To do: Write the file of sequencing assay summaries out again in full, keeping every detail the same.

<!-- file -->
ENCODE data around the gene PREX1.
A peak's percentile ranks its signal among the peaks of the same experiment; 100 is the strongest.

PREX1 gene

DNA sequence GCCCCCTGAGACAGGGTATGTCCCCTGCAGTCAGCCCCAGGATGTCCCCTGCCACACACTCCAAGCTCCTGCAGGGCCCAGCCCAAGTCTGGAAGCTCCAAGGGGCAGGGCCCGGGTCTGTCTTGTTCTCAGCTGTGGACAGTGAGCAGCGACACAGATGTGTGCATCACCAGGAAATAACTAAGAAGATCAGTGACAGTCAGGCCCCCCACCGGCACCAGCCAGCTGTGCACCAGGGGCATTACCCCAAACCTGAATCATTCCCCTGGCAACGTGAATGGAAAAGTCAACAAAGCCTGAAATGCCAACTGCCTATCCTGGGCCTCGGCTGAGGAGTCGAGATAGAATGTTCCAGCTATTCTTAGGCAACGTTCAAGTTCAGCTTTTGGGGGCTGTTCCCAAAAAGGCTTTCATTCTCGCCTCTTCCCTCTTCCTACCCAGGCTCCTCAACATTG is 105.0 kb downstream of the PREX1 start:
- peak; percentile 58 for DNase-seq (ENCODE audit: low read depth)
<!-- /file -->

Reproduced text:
ENCODE data around the gene PREX1.
A peak's percentile ranks its signal among the peaks of the same experiment; 100 is the strongest.

PREX1 gene

DNA sequence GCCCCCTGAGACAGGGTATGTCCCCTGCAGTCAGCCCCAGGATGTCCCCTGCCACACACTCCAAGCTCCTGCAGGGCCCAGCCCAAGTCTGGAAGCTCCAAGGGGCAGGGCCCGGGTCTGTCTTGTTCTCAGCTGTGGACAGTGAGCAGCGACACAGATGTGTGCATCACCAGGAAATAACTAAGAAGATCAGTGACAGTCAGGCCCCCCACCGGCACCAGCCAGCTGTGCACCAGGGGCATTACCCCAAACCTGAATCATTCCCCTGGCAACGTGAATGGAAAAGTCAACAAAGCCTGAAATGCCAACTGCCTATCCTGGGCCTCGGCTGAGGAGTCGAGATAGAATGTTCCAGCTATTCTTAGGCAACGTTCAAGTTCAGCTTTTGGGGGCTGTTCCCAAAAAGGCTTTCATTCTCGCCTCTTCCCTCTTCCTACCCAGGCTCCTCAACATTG is 105.0 kb downstream of the PREX1 start:
- peak; percentile 58 for DNase-seq (ENCODE audit: low read depth)